The Eastern New Mexico News - Serving Clovis, Portales and the Surrounding Communities

Report: Crash that killed three caused by 'human factors'

 

August 26, 2017



Editor's note: This story has been altered from its original to include additional information.

CANNON AIR FORCE BASE — The plane crash that killed three Cannon Air Force Base airmen on March 14 was caused by “human factors,” according to a report issued last month by the U.S. Air Force Aircraft Accident Investigation Board.

Capt. Kenneth Dalga, First Lt. Frederick Dellecker and Capt. Andrew Becker died instantly when their Pilatus U-28 crashed while they practiced approaches and landings near the Clovis Municipal Airport.

“I find by a preponderance of the evidence that the cause of the mishap was an ‘Overcontrolled/Undercontrolled Aircraft,’ resulting in the (crew) losing control of the aircraft when it stalled at low altitude,” read the report signed by Brig. Gen. Brad Sullivan, president of the accident investigation board.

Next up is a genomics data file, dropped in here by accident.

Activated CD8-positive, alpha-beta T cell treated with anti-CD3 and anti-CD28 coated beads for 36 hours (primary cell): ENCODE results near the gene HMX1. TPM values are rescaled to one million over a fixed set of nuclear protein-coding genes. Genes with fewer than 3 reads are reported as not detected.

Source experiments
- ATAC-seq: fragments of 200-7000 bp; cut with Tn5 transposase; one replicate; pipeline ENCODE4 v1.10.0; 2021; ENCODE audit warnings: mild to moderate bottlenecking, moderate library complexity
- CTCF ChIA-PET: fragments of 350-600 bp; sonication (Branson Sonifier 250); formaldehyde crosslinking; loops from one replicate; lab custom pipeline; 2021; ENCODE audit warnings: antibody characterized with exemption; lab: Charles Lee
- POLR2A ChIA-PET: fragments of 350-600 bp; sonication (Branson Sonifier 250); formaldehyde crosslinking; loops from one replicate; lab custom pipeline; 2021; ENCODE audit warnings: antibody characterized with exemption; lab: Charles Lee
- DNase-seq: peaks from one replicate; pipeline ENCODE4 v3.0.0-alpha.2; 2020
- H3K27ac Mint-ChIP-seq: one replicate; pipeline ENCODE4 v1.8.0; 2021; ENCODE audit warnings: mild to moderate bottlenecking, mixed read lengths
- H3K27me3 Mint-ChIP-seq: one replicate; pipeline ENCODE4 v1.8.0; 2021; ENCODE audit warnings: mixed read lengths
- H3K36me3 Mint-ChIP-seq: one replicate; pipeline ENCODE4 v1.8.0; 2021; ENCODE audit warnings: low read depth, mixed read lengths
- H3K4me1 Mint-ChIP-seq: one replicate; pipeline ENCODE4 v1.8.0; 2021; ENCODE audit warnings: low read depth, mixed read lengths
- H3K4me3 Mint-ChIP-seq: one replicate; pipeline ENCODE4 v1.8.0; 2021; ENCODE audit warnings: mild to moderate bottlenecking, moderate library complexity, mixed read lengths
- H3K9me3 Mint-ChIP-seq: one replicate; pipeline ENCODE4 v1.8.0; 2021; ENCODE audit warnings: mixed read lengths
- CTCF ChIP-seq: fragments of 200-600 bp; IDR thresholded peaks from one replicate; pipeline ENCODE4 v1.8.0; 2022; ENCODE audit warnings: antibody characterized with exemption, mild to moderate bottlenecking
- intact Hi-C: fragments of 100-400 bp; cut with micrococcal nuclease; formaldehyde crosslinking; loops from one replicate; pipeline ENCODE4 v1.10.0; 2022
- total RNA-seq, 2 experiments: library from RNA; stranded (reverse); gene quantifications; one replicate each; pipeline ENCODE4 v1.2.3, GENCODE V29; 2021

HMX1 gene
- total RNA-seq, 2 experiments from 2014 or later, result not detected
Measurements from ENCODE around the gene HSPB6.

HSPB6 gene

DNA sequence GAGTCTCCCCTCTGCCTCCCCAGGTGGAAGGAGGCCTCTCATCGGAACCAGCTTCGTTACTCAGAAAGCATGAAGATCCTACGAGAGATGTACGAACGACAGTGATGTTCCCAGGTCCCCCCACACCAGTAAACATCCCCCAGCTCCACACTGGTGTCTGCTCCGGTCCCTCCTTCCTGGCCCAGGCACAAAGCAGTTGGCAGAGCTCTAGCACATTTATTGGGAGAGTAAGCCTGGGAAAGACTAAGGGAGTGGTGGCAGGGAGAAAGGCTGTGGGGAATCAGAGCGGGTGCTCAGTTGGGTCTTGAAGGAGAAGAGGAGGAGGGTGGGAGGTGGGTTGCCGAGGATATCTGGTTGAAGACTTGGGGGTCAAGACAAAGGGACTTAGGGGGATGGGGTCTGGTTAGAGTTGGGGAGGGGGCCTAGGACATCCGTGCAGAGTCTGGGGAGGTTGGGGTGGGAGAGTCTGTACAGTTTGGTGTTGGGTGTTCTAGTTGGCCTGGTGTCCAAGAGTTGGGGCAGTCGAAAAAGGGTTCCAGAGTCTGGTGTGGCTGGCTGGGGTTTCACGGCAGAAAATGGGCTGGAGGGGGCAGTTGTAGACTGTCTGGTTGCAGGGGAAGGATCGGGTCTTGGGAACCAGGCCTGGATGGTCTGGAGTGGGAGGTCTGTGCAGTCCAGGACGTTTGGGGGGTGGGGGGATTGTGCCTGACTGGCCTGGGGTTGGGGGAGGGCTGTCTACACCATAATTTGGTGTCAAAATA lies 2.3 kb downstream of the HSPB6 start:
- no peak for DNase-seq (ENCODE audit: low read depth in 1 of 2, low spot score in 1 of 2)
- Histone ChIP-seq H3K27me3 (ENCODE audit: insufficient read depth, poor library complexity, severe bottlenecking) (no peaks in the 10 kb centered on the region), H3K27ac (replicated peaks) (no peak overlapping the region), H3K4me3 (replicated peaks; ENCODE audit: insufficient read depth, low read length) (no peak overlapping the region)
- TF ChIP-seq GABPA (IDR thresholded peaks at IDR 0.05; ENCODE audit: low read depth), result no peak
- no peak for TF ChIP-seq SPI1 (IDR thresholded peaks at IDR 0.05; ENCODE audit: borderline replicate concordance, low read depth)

The report showed the crew “attempted to arrest their excessive nose-down attitude, descent rate, and shallow bank angle by pulling back on the aircraft yoke and increasing bank angle.” That resulted in the aircraft losing “controlled flight,” the report showed.

“We don’t know if they overcontrolled or undercontrolled, which is why it says that,” said Capt. Emma Rush with Cannon’s public affairs office.

There were no indications of mechanical malfunctions related to the plane, which the report said was valued at $18.3 million.

The report did not specify which of the three airmen was controlling the plane when it went down.

While Rush said Cannon has not changed any of its routine procedures as a result of the accident or release of the report, Cannon Commander Col. Stewart Hammons said, "Emergency training procedures have been adjusted as a result of the findings and recommendations of the investigation."

Details related to those procedures are classified, he said.

The Pilatus U-28 planes are used by the military for intelligence, surveillance and reconnaissance, officials have said.

The fatal accident was the first involving a Cannon plane in the Clovis area since 2002.

 

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